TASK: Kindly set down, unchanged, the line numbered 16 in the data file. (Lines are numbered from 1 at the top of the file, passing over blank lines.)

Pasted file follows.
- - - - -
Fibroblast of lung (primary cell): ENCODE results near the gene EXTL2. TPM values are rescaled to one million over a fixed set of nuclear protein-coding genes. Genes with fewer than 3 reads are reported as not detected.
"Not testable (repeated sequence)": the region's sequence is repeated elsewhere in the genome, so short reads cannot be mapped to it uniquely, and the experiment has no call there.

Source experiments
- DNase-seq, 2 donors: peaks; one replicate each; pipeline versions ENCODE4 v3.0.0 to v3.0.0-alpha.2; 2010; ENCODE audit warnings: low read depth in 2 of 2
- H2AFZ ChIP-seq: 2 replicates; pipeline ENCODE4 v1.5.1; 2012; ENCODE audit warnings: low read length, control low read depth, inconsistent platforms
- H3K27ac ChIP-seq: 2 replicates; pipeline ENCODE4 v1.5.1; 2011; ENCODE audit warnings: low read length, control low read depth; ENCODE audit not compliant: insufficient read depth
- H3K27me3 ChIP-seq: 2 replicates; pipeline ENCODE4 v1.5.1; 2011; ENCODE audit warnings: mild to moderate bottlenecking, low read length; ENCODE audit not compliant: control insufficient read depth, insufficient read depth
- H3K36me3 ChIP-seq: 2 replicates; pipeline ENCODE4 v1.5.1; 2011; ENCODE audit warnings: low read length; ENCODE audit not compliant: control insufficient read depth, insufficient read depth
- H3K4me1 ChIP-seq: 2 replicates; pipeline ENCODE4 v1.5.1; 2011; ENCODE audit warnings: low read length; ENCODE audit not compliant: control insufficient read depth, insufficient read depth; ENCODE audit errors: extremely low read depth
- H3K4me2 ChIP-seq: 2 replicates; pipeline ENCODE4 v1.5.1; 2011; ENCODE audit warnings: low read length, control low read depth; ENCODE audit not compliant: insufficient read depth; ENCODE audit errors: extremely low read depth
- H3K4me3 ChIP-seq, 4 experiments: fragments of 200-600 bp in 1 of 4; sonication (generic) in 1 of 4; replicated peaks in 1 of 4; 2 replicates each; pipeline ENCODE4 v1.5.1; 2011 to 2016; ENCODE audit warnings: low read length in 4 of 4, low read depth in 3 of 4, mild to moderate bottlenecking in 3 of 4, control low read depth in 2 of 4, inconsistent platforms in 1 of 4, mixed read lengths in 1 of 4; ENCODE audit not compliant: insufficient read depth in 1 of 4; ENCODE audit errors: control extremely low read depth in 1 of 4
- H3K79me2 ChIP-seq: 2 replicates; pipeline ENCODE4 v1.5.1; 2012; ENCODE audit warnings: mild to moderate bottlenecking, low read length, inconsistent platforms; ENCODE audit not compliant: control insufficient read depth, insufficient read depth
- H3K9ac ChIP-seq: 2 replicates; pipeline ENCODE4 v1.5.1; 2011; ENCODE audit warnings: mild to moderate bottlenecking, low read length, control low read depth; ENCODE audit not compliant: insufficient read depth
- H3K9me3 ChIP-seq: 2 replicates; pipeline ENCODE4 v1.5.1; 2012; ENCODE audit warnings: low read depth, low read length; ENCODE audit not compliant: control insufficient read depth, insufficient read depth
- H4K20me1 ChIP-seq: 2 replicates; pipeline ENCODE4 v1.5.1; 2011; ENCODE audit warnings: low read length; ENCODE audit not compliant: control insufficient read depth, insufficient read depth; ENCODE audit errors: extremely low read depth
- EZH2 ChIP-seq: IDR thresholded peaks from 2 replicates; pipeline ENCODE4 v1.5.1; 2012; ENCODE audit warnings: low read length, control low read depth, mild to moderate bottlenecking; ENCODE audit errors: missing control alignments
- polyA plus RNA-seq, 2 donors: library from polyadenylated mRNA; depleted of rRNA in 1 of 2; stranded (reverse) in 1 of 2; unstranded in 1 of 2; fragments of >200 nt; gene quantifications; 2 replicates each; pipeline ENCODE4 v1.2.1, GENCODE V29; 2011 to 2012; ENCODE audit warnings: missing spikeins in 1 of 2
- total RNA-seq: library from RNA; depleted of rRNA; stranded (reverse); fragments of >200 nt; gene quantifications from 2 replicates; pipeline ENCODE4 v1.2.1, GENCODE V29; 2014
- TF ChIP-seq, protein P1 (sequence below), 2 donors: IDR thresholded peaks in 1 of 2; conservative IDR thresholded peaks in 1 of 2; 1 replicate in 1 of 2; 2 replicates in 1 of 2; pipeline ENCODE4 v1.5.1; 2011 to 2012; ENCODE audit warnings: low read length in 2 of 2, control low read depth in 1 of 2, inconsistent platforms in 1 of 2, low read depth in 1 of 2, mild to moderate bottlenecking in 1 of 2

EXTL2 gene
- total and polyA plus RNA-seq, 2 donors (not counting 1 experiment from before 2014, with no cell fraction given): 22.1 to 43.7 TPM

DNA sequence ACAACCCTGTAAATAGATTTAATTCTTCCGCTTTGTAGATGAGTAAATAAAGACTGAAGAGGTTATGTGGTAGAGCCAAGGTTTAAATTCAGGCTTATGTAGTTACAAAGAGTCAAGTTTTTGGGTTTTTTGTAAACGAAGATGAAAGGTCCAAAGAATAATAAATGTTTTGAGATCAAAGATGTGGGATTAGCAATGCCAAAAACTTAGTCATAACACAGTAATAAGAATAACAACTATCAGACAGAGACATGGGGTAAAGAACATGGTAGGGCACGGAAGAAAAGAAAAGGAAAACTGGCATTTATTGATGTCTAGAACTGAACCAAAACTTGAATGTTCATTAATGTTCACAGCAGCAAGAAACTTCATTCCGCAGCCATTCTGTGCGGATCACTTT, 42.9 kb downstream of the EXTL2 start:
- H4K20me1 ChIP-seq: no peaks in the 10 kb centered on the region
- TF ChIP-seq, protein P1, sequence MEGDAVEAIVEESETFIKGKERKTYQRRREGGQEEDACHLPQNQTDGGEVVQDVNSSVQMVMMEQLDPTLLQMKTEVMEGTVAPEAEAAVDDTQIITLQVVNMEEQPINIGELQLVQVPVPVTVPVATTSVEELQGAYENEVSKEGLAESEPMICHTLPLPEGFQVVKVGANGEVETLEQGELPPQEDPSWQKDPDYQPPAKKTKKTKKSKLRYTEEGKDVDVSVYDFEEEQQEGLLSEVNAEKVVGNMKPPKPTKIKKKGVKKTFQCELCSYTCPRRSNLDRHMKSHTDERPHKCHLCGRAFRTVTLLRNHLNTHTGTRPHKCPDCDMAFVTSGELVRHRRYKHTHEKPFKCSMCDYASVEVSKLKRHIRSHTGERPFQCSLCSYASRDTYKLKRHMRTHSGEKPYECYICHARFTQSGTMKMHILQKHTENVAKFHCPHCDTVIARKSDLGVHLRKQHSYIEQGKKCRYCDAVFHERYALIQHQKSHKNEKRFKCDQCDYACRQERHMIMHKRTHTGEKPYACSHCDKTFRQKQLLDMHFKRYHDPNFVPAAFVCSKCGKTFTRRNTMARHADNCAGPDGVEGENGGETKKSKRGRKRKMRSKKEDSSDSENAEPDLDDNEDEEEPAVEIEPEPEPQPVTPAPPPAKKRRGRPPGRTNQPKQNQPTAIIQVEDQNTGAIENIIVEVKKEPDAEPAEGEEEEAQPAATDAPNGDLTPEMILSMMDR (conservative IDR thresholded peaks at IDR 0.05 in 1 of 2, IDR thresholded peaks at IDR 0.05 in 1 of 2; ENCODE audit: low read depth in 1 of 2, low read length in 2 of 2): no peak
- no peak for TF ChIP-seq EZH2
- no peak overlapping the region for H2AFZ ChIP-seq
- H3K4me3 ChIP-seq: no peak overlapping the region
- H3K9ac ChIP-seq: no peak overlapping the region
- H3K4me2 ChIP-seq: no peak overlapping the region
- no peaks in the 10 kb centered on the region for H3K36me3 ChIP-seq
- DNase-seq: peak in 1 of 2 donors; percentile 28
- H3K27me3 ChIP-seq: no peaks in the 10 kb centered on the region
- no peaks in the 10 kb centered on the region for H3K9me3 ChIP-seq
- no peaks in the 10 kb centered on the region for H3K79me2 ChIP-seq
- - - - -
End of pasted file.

- EZH2 ChIP-seq: IDR thresholded peaks from 2 replicates; pipeline ENCODE4 v1.5.1; 2012; ENCODE audit warnings: low read length, control low read depth, mild to moderate bottlenecking; ENCODE audit errors: missing control alignments